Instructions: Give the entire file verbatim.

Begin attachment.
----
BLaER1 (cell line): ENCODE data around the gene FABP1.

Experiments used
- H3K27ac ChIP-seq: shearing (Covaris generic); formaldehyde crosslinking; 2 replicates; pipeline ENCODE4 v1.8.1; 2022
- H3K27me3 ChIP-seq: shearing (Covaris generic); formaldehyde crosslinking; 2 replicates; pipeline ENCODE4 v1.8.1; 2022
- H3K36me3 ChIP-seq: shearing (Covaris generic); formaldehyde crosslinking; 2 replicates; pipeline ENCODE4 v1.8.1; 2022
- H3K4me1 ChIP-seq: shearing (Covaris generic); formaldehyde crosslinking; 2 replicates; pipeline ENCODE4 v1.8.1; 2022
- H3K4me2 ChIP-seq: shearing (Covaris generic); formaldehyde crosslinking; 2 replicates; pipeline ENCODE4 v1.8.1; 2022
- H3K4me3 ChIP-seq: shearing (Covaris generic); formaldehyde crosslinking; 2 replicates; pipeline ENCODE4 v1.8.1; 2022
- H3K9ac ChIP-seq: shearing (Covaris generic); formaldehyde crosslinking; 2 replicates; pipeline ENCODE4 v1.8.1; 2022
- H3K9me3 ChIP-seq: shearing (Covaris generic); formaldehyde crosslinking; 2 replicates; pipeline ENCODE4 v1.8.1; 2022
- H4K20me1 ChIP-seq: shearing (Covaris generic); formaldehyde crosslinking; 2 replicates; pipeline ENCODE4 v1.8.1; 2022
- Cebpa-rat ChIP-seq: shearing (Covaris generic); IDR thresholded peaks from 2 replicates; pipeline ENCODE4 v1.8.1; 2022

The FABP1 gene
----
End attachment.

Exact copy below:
BLaER1 (cell line): ENCODE data around the gene FABP1.

Experiments used
- H3K27ac ChIP-seq: shearing (Covaris generic); formaldehyde crosslinking; 2 replicates; pipeline ENCODE4 v1.8.1; 2022
- H3K27me3 ChIP-seq: shearing (Covaris generic); formaldehyde crosslinking; 2 replicates; pipeline ENCODE4 v1.8.1; 2022
- H3K36me3 ChIP-seq: shearing (Covaris generic); formaldehyde crosslinking; 2 replicates; pipeline ENCODE4 v1.8.1; 2022
- H3K4me1 ChIP-seq: shearing (Covaris generic); formaldehyde crosslinking; 2 replicates; pipeline ENCODE4 v1.8.1; 2022
- H3K4me2 ChIP-seq: shearing (Covaris generic); formaldehyde crosslinking; 2 replicates; pipeline ENCODE4 v1.8.1; 2022
- H3K4me3 ChIP-seq: shearing (Covaris generic); formaldehyde crosslinking; 2 replicates; pipeline ENCODE4 v1.8.1; 2022
- H3K9ac ChIP-seq: shearing (Covaris generic); formaldehyde crosslinking; 2 replicates; pipeline ENCODE4 v1.8.1; 2022
- H3K9me3 ChIP-seq: shearing (Covaris generic); formaldehyde crosslinking; 2 replicates; pipeline ENCODE4 v1.8.1; 2022
- H4K20me1 ChIP-seq: shearing (Covaris generic); formaldehyde crosslinking; 2 replicates; pipeline ENCODE4 v1.8.1; 2022
- Cebpa-rat ChIP-seq: shearing (Covaris generic); IDR thresholded peaks from 2 replicates; pipeline ENCODE4 v1.8.1; 2022

The FABP1 gene